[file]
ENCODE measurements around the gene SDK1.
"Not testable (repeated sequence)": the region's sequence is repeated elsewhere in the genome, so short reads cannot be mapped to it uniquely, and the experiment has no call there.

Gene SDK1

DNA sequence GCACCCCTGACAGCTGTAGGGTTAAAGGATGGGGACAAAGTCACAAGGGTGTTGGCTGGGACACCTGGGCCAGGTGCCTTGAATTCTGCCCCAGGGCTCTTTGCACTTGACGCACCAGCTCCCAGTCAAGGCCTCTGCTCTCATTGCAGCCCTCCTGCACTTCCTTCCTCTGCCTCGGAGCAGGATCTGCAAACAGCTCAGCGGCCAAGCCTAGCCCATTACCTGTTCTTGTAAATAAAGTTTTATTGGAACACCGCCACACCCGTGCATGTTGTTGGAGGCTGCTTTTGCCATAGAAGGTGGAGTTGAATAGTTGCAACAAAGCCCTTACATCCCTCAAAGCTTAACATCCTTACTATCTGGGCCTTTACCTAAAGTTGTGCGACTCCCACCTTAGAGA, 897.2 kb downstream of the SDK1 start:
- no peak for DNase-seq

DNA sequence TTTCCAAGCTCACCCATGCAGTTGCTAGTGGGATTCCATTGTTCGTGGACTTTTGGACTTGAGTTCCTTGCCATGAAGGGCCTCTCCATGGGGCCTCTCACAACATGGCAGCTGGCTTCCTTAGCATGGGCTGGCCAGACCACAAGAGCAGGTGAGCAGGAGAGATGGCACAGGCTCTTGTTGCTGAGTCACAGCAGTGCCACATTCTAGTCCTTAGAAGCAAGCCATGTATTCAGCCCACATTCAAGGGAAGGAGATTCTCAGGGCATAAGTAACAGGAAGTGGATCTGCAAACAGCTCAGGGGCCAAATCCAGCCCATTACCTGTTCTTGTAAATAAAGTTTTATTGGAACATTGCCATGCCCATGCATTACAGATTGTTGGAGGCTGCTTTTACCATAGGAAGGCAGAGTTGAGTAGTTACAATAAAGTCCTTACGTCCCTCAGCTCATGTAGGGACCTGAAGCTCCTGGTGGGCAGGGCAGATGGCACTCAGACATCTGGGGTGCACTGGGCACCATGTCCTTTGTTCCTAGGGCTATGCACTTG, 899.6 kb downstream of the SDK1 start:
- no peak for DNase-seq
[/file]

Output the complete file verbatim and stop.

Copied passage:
ENCODE measurements around the gene SDK1.
"Not testable (repeated sequence)": the region's sequence is repeated elsewhere in the genome, so short reads cannot be mapped to it uniquely, and the experiment has no call there.

Gene SDK1

DNA sequence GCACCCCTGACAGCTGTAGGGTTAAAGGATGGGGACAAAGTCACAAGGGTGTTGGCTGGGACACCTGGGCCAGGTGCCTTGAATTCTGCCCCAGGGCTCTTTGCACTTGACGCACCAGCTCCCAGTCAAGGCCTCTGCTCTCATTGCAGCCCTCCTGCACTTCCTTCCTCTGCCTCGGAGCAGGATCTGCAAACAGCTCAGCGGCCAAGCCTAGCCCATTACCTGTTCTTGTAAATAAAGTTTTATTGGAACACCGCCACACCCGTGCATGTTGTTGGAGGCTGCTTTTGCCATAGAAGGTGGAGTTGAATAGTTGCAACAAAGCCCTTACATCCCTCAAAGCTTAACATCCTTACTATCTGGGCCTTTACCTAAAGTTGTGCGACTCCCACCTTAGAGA, 897.2 kb downstream of the SDK1 start:
- no peak for DNase-seq

DNA sequence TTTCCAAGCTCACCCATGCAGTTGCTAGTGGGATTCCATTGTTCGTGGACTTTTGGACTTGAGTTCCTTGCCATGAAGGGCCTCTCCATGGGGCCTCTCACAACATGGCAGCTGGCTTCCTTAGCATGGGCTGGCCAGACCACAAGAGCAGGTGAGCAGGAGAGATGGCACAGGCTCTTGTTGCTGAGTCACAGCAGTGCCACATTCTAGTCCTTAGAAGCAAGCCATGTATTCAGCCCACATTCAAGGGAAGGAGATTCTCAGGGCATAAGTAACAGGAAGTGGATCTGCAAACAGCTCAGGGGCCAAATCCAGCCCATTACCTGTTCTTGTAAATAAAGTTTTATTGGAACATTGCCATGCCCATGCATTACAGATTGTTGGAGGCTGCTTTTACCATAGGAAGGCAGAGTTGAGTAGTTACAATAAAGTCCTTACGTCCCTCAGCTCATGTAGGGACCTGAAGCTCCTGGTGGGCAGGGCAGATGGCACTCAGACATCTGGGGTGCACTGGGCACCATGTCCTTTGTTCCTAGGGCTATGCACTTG, 899.6 kb downstream of the SDK1 start:
- no peak for DNase-seq